500 Tasting Notes
SIPDOWN, and a gongfu brewing session!
In the first infusion, the jasmine flavor overwhelmed the tea base, not that I’m complaining. ;) With each successive infusion, the tea base grew a little more present, slightly less sweet, and more balanced with the floral notes.
Wow. This tea is just so beautiful. All in all, I enjoyed seven lovely infusions. I started the first three at 10 seconds each, and then increased the time by 3 seconds per infusion. This is a delightful tea that I highly recommend!
Cutting into the sample packet is a sensory experience. The dry leaf aroma is a very appetizing floral jasmine scent. Who knew smelling a flower could make you want to drink it? Actually, the whole concept of drinking water that leaves have sat in for a while is kind of weird…But I love it!
The brewed tea aroma is just as lovely as the dry. And the taste? Pure jasmine heaven! My other experience with this tea was from a swap. I think that sample may have been compromised from sitting amongst so many other teas, as it had an odd pungency that this cup lacks. This time it’s just pure, unadulterated, jasmine bliss!
This is my Western brewing session with this tea. I have enough of the sample left to try gongfu brewing later. I think this tea might be especially delicious that way. But this method is much easier and quicker for me. I like the instant gratification of Western brewing. :)
I’m so glad I got to try this again! This is a perfect example of how a jasmine tea should be: floral but not perfume-y. The best part about this tea is the beautiful aftertaste that lingers long after the sip. I must have finished the cup 10 minutes ago, but there’s still a lovely floral note clinging to my palate. Mmmm! Delicious! Upping the rating from 80 to 83.
I decided to give this tea another shot with fresh leaves and a drastically increased infusion time. There is still little to no recognizable pomegranate flavor. It’s a tasty oolong, but I’d prefer the added fruit flavoring to be punched up about 10 notches.
If anyone wants to try it, I’ve got plenty left for swaps.
I split an order of this and the other new V.I.T. with tattooed_tea, so we both ended up with 0.75 ounces of each tea. Thanks tattooed_tea!!! The dry leaf aroma is discernibly pomegranate. The brewed tea aroma is woodsy, dark oolong and smells exactly like salted peanut shells to me. Uh oh. Where’d the pomegranate go?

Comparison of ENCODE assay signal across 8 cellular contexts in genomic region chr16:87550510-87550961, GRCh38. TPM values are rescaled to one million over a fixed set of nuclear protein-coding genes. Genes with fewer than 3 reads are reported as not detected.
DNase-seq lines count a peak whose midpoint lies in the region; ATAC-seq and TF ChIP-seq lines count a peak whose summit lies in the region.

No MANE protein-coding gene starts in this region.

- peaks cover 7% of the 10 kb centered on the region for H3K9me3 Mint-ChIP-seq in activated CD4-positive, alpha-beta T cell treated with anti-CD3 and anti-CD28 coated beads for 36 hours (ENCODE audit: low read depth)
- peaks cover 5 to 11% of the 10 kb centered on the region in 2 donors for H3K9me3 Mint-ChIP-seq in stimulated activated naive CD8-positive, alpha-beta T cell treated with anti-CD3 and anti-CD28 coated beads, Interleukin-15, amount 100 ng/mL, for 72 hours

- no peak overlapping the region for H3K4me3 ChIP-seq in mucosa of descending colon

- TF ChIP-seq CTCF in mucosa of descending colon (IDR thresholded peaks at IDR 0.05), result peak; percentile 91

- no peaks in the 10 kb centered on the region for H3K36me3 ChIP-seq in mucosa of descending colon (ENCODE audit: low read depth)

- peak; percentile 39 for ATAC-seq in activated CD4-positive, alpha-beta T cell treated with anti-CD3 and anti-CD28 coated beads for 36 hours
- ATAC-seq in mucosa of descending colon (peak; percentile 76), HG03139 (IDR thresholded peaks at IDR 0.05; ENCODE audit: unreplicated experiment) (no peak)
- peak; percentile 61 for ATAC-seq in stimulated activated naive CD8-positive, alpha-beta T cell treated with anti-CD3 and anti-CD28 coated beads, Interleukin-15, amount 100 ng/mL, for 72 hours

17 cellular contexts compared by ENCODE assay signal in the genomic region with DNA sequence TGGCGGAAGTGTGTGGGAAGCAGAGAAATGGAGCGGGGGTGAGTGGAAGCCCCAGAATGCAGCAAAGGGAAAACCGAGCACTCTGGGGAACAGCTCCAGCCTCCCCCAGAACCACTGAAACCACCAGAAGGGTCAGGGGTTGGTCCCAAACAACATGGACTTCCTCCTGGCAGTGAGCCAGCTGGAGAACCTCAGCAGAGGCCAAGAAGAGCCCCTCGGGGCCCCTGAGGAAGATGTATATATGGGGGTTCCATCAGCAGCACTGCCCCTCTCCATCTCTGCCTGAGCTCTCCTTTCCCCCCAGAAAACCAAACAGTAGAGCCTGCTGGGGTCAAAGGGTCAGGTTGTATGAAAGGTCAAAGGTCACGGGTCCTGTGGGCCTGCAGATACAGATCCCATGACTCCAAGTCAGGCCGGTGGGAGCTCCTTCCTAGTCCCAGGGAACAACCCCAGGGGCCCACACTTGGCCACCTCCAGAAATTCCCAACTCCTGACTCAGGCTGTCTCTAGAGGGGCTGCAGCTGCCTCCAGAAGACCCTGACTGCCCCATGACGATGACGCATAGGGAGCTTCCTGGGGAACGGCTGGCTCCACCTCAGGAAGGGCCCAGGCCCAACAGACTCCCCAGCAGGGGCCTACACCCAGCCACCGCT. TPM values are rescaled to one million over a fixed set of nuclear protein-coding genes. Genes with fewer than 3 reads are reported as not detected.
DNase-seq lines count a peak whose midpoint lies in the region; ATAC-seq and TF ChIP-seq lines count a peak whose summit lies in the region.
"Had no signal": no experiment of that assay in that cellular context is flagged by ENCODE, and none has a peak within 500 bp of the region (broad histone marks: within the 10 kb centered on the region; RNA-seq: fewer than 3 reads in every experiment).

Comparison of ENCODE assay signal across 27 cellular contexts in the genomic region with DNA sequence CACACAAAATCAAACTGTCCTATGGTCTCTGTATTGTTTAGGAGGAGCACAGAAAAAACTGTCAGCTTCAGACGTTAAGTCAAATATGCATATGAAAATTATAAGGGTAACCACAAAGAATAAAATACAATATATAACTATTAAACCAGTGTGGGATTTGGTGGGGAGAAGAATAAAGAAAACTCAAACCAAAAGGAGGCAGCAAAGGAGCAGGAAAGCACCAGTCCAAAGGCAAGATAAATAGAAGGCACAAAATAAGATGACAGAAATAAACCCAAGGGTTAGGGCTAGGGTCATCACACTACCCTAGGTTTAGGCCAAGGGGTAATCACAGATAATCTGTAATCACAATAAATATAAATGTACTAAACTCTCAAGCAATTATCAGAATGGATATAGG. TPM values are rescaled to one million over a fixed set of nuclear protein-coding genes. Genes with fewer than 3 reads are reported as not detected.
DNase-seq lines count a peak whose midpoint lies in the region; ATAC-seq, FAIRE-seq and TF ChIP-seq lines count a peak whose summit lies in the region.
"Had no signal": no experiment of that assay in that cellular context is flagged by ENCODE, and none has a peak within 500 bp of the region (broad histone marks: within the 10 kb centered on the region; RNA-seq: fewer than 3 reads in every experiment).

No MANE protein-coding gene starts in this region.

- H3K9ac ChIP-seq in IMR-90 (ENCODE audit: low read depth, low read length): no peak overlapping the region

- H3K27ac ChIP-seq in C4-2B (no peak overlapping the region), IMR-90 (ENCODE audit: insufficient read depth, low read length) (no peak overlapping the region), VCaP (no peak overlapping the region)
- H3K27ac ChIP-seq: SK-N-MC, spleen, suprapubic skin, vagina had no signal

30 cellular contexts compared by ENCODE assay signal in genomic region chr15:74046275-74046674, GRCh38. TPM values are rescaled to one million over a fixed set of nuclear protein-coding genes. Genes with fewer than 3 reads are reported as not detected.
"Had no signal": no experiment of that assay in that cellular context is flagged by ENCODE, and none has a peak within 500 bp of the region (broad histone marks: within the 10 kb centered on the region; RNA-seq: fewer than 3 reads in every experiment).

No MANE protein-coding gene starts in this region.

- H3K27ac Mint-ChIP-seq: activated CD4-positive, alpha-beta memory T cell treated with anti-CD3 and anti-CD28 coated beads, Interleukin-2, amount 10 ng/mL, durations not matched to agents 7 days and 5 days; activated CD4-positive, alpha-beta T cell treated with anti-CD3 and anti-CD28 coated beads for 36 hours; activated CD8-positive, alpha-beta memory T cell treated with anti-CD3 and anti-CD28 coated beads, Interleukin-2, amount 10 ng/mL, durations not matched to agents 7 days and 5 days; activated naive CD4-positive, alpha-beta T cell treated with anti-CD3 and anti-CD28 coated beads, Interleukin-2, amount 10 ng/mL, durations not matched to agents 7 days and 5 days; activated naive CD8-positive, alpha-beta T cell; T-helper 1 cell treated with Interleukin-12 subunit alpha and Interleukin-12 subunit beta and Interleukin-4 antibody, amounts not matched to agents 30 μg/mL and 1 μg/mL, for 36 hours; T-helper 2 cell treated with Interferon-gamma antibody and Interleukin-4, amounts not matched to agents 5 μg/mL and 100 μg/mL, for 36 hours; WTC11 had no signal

Hmmm…the taste is different than other dark oolongs I’ve tried, namely Formosa oolongs. And by different, I mean better. ;) I read the back story on this tea too, and it’s hard to believe that this tea is more valuable than gold. Who’s the crazy loon who spent over $1600 on 20g of this stuff? I mean, I think it tastes good, but no where near that good!
Luckily, that salty peanut shell aroma doesn’t make its way into the flavor. This is a medium to light-bodied cuppa with virtually no pomegranate flavor. Maybe I didn’t use enough leaf or I understeeped it? I can detect a tiny hint of fruitiness, but it almost tastes like a naturally occurring flavor rather than an added flavoring. And it’s definitely not a pomegranate specific taste. It’s more generically fruity to me.
I picked a couple extra pomegranate arils from the bag and added them to the second steep for 2 minutes. Hmm, sadly there’s still no pomegranate flavor. I triple-bagged it and stored it in a tin, so I’m not sure how it lost flavor. Oh well. It’s a good oolong, but it’s no more than that. It’s really too bad. I can imagine pomegranate being a nice complement to this.
Ahhhhh!!!!! French toast tea!!!!!!! I didn’t hesitate for a second to purchase this tea when I read the e-mail announcing it. I’m not sure if it’s just because I’m really hungry or what, but when I lifted the brewing basket from the steaming cup, I was assailed by a strong, authentic French toast aroma! Yum! The brewed tea aroma is spot on!
I first tried this tea a few days ago with skim milk and Truvia. I do NOT recommend milk with this tea. It squashes the flavors and creates a bland, heavy mouthfeel. Sans additions, this tastes like a buttery, cinnamon black tea. But with only a little sweetener, BAM! The flavors really meld and come to life, and now I’m drinking liquid French toast! If I owned any maple syrup, I’d definitely try that out as a sweetener. In fact, it might be worth a trip to the store just to see how it’d turn out. ;)
If I had to compare this to Pancake Breakfast, I’d say it’s heavier on the bread and lighter on the maple syrup. And of course, there’s the addition of cinnamon, which Pancake Breakfast doesn’t have. Mmmm! It’s hard to choose a favorite between pancakes and French toast, and I’d have a hard time picking a favorite between these two teas as well. They are both delicious in their own right!
Wow, my cup disappeared fast. That’s always a good indicator. This tea is hard to categorize because it’s not sweet enough to be a dessert tea. But it’s also not brisk enough to be a breakfast tea. For me, this is best as a late morning/mid-afternoon tea. Overall, this is deliciously yummy regardless of the time of day. Not quite as good as the real thing, but tea hardly ever is. :)